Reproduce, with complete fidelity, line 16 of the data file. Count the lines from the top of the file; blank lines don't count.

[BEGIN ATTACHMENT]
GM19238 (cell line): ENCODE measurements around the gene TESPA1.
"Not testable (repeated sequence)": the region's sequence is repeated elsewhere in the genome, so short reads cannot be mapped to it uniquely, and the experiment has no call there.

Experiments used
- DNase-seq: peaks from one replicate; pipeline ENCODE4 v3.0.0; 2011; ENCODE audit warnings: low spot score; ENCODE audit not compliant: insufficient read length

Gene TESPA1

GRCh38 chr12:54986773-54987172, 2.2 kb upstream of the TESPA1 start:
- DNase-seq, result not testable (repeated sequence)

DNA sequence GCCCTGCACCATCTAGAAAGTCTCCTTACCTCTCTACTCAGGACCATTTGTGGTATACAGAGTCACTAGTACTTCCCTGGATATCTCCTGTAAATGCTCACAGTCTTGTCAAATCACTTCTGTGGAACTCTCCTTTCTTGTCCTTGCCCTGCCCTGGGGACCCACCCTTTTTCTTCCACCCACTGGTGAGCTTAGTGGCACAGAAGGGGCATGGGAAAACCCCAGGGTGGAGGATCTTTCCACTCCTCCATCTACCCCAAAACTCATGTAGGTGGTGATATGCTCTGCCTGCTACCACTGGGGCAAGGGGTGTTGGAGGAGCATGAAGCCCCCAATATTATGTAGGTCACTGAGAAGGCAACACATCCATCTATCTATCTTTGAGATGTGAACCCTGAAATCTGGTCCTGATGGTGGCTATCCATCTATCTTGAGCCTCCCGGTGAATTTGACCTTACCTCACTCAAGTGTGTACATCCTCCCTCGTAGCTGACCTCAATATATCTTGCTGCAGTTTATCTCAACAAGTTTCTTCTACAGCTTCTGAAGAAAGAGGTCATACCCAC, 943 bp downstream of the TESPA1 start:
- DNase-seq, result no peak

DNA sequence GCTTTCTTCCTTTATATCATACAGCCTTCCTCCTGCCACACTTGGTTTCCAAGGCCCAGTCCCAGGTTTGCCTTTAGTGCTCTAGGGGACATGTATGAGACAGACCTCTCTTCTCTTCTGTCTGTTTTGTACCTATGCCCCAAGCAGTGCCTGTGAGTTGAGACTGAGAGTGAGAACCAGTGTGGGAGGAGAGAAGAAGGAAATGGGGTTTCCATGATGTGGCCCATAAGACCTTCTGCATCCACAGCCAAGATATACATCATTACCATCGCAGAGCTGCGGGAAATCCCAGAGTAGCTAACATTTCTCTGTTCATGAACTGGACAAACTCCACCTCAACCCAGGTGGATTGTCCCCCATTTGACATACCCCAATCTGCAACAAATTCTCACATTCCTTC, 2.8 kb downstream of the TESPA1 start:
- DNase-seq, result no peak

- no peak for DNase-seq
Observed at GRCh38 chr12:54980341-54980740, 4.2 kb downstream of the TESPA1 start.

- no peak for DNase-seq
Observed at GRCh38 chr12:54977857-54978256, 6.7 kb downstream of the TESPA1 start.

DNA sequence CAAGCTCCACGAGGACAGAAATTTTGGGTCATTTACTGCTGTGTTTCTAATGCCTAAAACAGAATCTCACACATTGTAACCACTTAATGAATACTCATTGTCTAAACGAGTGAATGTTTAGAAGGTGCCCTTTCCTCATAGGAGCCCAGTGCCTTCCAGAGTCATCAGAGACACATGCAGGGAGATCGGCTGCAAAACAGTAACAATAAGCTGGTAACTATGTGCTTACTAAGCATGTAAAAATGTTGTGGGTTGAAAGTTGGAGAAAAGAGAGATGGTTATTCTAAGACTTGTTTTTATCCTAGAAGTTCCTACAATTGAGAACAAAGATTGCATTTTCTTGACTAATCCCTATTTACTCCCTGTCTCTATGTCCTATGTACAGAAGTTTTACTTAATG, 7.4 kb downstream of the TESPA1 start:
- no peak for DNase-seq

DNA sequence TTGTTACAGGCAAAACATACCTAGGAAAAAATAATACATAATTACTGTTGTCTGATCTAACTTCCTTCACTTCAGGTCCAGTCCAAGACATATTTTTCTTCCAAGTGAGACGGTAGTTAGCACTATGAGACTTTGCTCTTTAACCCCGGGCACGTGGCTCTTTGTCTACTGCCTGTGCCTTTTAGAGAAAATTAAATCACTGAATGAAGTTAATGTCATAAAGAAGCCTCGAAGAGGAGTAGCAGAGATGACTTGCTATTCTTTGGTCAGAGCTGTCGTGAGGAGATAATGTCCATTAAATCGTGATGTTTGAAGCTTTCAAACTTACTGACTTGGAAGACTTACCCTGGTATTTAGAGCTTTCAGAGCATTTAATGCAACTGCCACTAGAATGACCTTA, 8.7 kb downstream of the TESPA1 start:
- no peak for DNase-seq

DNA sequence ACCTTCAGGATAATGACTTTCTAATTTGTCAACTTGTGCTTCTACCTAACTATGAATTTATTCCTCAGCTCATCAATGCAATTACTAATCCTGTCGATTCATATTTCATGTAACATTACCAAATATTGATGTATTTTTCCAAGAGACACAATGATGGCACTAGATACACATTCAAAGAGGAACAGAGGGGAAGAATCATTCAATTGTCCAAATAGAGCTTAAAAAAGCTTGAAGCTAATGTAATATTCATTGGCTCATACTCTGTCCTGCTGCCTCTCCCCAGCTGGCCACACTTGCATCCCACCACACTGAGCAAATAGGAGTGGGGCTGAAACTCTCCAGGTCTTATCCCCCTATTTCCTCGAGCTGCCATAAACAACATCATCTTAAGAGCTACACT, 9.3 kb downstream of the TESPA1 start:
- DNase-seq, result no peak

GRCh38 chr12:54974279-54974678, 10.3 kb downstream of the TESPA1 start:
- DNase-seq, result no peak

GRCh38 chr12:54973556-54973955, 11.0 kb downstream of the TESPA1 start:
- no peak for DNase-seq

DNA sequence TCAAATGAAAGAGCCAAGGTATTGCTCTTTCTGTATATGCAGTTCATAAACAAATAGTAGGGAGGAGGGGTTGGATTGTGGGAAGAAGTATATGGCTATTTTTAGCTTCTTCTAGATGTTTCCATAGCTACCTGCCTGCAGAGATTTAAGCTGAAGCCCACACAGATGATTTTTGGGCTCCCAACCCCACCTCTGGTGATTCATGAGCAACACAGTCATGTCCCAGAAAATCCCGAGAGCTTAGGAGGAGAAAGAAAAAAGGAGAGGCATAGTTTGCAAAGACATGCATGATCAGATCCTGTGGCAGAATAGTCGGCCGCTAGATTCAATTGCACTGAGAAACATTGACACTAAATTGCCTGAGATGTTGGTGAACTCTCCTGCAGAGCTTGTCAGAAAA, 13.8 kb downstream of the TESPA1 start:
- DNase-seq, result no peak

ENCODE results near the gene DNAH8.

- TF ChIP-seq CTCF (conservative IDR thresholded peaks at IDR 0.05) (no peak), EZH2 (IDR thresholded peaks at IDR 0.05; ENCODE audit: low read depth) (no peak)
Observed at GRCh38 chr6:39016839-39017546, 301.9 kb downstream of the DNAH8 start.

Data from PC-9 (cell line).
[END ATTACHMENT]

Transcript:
DNA sequence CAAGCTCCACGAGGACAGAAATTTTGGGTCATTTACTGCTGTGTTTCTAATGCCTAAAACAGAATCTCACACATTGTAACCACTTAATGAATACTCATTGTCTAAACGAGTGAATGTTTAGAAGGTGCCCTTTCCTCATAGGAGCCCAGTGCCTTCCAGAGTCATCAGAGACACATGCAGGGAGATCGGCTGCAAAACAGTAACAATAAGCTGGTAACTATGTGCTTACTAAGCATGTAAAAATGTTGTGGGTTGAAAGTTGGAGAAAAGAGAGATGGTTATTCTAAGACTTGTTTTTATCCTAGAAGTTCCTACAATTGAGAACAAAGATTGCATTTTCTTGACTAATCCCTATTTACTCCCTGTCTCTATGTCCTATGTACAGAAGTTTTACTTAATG, 7.4 kb downstream of the TESPA1 start: